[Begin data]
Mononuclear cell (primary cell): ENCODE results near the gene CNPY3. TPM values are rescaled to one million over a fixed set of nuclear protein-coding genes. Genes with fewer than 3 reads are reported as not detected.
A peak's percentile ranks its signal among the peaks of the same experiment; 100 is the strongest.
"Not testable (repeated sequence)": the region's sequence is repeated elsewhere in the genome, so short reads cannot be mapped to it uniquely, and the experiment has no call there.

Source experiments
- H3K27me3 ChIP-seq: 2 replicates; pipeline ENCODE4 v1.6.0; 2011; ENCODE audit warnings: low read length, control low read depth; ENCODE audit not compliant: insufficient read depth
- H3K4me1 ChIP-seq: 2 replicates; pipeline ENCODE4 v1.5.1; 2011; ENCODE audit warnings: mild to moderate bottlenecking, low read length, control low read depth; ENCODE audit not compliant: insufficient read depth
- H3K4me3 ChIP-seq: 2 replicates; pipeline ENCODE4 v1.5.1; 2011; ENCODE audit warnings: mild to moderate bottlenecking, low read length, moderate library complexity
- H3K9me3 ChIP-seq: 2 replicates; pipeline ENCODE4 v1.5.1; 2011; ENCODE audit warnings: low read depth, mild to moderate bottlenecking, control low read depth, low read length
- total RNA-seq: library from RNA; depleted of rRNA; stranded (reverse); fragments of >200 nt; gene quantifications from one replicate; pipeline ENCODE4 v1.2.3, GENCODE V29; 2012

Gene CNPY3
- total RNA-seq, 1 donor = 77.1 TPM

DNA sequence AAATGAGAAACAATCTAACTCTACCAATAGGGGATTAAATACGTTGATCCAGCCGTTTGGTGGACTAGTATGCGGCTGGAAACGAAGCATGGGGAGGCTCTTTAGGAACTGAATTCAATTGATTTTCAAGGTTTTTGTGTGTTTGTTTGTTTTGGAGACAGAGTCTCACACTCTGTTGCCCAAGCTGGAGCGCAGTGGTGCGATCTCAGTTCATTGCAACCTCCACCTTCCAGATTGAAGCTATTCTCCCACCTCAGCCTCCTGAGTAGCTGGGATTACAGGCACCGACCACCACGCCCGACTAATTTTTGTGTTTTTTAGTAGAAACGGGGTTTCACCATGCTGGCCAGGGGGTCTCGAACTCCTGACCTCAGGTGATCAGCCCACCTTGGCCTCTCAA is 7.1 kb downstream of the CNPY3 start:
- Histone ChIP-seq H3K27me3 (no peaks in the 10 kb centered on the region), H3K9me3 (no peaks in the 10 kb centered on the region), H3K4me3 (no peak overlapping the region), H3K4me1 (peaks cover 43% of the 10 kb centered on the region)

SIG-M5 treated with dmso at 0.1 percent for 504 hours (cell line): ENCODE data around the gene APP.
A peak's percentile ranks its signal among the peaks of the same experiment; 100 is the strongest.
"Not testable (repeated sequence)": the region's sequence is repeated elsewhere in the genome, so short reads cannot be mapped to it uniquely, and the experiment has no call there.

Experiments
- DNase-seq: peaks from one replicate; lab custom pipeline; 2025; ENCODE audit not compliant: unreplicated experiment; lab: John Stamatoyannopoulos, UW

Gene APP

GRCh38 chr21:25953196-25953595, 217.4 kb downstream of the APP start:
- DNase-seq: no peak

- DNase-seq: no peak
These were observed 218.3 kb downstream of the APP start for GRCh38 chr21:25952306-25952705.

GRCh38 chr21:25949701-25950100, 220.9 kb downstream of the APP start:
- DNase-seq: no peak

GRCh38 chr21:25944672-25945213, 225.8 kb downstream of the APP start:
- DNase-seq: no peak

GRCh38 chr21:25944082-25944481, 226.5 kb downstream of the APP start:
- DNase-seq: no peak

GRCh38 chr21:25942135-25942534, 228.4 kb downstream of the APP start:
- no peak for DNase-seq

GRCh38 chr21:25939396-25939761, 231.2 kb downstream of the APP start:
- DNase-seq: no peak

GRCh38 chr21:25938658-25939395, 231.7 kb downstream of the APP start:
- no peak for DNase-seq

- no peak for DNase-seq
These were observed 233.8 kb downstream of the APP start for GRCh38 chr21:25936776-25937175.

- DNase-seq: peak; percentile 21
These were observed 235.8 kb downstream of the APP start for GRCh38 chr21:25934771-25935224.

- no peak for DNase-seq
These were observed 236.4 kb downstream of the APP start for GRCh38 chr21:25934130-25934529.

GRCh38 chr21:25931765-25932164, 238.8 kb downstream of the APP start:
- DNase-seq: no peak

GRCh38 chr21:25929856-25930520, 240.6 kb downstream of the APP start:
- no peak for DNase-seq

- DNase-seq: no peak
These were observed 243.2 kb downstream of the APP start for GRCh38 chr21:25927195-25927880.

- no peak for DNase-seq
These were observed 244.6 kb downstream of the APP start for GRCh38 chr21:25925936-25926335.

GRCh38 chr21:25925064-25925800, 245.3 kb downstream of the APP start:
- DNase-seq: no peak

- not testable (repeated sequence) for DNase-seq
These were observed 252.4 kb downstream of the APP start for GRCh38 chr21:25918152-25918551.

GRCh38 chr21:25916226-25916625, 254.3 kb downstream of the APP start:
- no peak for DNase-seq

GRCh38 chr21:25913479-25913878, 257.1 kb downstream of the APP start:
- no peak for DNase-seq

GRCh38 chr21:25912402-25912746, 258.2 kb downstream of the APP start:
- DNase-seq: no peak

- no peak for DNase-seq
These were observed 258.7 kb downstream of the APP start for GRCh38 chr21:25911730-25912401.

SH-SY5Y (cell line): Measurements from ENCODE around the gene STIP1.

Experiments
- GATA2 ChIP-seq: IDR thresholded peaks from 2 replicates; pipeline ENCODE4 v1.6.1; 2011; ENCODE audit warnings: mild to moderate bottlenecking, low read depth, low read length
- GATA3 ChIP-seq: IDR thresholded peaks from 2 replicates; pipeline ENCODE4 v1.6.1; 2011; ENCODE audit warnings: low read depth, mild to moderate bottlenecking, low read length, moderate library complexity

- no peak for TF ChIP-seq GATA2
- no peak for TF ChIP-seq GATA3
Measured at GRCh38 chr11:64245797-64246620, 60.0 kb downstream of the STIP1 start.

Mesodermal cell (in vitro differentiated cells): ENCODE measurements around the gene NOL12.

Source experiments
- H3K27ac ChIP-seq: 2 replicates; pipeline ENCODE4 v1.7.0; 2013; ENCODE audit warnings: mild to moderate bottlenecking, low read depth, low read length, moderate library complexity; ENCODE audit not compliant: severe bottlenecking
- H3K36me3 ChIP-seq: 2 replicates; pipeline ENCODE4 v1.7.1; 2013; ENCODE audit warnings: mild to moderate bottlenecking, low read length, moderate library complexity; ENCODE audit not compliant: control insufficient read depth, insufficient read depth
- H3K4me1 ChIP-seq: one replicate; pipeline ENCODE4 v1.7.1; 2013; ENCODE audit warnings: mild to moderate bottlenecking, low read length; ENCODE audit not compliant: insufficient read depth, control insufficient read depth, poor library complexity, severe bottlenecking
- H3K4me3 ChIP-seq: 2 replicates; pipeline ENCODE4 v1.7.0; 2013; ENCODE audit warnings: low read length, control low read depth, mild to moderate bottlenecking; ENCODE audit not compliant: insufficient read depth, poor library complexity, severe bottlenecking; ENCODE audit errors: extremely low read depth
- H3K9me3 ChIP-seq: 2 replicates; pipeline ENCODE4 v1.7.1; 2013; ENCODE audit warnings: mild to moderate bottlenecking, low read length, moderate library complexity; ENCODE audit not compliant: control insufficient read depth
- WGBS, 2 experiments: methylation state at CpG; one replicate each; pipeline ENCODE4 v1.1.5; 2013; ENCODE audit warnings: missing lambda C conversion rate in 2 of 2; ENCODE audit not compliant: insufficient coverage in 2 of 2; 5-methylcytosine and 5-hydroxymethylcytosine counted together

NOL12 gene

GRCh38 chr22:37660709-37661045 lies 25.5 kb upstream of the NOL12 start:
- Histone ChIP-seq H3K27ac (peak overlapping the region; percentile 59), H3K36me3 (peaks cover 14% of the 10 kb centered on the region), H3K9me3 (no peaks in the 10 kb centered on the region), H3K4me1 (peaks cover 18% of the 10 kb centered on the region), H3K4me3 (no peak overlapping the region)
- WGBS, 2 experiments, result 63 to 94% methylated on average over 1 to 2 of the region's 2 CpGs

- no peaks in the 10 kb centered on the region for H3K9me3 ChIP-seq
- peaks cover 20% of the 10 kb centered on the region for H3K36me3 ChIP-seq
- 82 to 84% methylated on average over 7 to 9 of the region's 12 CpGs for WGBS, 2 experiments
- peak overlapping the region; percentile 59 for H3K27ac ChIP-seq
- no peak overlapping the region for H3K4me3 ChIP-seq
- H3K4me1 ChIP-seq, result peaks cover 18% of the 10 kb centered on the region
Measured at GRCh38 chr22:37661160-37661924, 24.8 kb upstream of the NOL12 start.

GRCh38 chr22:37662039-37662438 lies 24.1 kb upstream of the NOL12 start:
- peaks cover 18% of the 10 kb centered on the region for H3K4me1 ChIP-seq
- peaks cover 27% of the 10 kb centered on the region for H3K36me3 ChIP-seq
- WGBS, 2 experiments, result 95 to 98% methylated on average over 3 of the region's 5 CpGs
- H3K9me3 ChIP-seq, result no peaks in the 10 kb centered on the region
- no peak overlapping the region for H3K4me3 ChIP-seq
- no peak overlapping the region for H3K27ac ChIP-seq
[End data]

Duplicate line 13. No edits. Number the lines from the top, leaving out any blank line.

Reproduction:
- Histone ChIP-seq H3K27me3 (no peaks in the 10 kb centered on the region), H3K9me3 (no peaks in the 10 kb centered on the region), H3K4me3 (no peak overlapping the region), H3K4me1 (peaks cover 43% of the 10 kb centered on the region)